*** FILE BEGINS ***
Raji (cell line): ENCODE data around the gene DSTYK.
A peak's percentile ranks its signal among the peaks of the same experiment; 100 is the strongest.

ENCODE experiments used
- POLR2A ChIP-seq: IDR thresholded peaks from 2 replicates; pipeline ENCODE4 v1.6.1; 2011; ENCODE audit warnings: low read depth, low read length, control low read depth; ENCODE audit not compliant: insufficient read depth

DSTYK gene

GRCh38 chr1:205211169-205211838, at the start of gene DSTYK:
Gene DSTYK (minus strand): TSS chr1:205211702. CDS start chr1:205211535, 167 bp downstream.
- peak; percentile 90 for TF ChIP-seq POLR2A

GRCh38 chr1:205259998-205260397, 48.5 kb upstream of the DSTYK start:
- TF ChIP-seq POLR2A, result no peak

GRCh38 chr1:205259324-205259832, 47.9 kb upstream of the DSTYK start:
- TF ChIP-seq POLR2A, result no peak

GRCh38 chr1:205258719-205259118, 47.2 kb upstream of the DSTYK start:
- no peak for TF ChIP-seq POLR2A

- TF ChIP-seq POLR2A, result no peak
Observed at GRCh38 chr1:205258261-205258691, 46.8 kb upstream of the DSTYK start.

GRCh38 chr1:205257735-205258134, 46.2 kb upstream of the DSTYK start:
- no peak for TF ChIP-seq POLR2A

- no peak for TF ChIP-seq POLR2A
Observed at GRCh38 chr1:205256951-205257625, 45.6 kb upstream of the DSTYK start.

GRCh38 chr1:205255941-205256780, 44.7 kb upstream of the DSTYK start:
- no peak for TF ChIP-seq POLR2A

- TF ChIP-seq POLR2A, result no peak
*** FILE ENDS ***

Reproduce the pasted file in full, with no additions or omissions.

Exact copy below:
Raji (cell line): ENCODE data around the gene DSTYK.
A peak's percentile ranks its signal among the peaks of the same experiment; 100 is the strongest.

ENCODE experiments used
- POLR2A ChIP-seq: IDR thresholded peaks from 2 replicates; pipeline ENCODE4 v1.6.1; 2011; ENCODE audit warnings: low read depth, low read length, control low read depth; ENCODE audit not compliant: insufficient read depth

DSTYK gene

GRCh38 chr1:205211169-205211838, at the start of gene DSTYK:
Gene DSTYK (minus strand): TSS chr1:205211702. CDS start chr1:205211535, 167 bp downstream.
- peak; percentile 90 for TF ChIP-seq POLR2A

GRCh38 chr1:205259998-205260397, 48.5 kb upstream of the DSTYK start:
- TF ChIP-seq POLR2A, result no peak

GRCh38 chr1:205259324-205259832, 47.9 kb upstream of the DSTYK start:
- TF ChIP-seq POLR2A, result no peak

GRCh38 chr1:205258719-205259118, 47.2 kb upstream of the DSTYK start:
- no peak for TF ChIP-seq POLR2A

- TF ChIP-seq POLR2A, result no peak
Observed at GRCh38 chr1:205258261-205258691, 46.8 kb upstream of the DSTYK start.

GRCh38 chr1:205257735-205258134, 46.2 kb upstream of the DSTYK start:
- no peak for TF ChIP-seq POLR2A

- no peak for TF ChIP-seq POLR2A
Observed at GRCh38 chr1:205256951-205257625, 45.6 kb upstream of the DSTYK start.

GRCh38 chr1:205255941-205256780, 44.7 kb upstream of the DSTYK start:
- no peak for TF ChIP-seq POLR2A

- TF ChIP-seq POLR2A, result no peak